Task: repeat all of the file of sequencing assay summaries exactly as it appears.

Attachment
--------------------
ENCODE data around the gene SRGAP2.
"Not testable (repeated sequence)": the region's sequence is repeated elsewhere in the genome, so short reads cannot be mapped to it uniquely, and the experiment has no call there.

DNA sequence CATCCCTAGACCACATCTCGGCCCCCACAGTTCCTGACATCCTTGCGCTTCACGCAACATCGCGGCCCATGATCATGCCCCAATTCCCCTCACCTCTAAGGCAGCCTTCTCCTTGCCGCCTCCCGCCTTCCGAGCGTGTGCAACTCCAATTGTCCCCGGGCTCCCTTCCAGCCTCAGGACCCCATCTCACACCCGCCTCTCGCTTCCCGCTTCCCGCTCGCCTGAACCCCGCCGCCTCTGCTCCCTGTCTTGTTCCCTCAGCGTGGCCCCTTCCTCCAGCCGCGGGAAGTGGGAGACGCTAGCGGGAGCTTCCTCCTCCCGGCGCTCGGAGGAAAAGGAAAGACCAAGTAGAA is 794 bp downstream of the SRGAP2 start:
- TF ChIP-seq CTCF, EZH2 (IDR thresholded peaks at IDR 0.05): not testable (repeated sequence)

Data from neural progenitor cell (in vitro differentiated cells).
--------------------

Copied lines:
ENCODE data around the gene SRGAP2.
"Not testable (repeated sequence)": the region's sequence is repeated elsewhere in the genome, so short reads cannot be mapped to it uniquely, and the experiment has no call there.

DNA sequence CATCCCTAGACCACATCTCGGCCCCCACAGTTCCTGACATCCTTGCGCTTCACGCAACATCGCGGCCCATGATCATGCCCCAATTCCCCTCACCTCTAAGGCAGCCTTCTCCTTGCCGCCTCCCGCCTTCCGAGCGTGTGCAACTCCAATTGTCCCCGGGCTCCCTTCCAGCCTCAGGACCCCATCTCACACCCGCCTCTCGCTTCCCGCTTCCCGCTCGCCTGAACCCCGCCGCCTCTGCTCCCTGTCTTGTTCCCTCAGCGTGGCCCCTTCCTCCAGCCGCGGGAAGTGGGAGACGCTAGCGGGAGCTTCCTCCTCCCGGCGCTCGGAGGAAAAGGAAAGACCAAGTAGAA is 794 bp downstream of the SRGAP2 start:
- TF ChIP-seq CTCF, EZH2 (IDR thresholded peaks at IDR 0.05): not testable (repeated sequence)

Data from neural progenitor cell (in vitro differentiated cells).